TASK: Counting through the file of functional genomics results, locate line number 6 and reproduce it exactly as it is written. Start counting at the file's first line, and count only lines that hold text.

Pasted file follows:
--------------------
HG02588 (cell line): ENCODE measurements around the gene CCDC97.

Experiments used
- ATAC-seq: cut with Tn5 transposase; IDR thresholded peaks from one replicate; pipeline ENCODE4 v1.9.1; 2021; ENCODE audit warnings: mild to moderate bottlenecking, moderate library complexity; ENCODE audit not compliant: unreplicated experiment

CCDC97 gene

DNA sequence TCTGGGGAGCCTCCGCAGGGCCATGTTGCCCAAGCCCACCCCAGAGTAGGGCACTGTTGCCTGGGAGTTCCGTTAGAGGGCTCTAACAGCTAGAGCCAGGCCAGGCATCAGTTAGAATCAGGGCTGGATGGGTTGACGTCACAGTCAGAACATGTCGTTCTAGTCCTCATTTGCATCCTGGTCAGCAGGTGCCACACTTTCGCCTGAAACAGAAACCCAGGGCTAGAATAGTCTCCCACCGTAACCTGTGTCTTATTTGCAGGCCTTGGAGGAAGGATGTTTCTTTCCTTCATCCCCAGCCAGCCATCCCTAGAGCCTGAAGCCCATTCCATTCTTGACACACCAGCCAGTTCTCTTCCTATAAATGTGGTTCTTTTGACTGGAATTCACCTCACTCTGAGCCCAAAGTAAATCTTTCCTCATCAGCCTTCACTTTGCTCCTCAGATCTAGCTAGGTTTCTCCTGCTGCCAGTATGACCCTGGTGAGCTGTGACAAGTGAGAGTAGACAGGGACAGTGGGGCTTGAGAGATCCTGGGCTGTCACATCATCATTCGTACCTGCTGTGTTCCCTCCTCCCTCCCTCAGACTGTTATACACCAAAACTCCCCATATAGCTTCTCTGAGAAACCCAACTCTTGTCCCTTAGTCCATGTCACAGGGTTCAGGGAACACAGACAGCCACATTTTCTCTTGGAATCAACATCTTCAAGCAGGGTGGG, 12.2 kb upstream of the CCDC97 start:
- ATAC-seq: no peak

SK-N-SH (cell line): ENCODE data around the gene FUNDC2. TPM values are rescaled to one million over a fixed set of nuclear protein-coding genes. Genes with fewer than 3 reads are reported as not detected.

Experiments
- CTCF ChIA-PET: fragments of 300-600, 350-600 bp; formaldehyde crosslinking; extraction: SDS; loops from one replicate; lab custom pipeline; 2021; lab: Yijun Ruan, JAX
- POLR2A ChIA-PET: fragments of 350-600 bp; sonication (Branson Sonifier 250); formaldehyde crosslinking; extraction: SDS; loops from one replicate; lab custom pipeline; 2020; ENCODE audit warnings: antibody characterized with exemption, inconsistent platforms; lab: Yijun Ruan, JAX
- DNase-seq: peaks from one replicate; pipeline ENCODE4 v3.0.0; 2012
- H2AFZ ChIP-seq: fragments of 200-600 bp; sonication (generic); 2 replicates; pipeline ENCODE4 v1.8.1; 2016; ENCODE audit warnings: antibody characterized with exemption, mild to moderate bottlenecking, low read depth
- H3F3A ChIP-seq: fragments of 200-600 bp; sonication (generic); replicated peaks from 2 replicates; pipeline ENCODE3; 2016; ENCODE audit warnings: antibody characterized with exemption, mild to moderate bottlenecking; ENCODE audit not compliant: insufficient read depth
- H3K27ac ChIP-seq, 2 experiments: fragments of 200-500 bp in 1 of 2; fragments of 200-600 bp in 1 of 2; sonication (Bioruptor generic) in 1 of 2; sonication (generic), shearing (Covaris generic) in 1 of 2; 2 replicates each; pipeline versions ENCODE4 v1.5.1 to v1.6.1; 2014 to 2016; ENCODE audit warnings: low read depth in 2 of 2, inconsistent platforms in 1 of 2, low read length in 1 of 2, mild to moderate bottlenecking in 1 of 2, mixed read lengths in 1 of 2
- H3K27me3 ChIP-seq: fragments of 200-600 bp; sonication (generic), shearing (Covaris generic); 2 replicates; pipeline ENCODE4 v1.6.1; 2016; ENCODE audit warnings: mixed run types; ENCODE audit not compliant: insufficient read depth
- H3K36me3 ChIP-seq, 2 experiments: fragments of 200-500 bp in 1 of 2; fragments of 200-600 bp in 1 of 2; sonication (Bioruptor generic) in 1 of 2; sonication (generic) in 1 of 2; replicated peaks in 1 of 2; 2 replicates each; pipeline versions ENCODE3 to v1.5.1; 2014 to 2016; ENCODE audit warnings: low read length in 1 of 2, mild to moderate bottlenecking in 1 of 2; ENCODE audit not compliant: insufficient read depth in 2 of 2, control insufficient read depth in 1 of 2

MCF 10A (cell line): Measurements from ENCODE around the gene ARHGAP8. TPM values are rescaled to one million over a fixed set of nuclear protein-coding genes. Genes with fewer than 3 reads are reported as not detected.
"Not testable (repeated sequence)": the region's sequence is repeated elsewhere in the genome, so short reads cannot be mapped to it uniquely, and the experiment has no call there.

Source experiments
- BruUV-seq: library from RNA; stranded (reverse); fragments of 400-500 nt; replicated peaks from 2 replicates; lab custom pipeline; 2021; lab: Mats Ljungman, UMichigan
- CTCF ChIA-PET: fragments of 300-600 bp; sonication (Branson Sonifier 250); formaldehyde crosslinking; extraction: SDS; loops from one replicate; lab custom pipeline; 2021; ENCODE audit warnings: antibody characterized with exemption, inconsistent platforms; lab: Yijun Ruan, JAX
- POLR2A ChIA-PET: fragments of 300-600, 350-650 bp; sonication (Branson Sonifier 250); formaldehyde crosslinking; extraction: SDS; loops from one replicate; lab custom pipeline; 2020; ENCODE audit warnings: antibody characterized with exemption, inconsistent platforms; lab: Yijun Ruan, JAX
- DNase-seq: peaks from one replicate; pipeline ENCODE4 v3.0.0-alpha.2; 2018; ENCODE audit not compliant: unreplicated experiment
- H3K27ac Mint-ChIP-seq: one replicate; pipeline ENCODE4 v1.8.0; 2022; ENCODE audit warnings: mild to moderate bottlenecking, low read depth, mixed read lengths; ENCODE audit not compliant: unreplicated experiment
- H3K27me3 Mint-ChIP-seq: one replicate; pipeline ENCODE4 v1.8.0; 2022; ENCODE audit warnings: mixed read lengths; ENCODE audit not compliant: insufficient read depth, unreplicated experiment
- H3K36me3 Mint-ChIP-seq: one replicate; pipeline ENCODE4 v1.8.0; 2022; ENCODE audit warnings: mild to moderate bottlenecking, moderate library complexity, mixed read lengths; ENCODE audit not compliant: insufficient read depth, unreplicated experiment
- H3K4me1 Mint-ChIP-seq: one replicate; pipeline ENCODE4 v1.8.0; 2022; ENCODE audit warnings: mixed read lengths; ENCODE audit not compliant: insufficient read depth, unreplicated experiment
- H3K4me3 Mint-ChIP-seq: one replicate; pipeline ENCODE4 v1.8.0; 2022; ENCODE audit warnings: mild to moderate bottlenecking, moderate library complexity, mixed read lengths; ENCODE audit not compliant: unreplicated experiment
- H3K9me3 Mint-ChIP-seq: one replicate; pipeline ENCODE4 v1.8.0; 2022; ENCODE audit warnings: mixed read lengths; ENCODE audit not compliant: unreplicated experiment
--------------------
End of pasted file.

- ATAC-seq: no peak